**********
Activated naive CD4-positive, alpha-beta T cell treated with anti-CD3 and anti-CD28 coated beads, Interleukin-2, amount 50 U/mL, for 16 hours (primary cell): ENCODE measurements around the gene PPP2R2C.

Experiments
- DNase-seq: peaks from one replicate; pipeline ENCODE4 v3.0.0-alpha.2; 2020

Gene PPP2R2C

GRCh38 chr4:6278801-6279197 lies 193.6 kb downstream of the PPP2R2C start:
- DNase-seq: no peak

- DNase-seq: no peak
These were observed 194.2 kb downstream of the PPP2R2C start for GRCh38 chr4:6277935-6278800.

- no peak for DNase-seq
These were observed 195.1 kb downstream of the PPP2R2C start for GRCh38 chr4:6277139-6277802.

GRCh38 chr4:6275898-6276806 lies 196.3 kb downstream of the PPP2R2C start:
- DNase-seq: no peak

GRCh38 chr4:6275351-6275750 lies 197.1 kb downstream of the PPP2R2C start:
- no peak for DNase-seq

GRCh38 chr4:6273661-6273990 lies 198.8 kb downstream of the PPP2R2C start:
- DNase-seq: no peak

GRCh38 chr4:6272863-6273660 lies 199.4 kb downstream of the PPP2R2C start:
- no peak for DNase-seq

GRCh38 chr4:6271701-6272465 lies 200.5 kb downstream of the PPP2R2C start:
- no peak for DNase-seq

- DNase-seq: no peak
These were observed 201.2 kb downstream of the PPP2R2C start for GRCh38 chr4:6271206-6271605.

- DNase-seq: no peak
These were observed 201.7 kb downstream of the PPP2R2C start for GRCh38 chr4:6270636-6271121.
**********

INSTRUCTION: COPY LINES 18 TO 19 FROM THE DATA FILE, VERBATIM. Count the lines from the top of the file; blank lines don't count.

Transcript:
- no peak for DNase-seq

GRCh38 chr4:6271701-6272465 lies 200.5 kb downstream of the PPP2R2C start: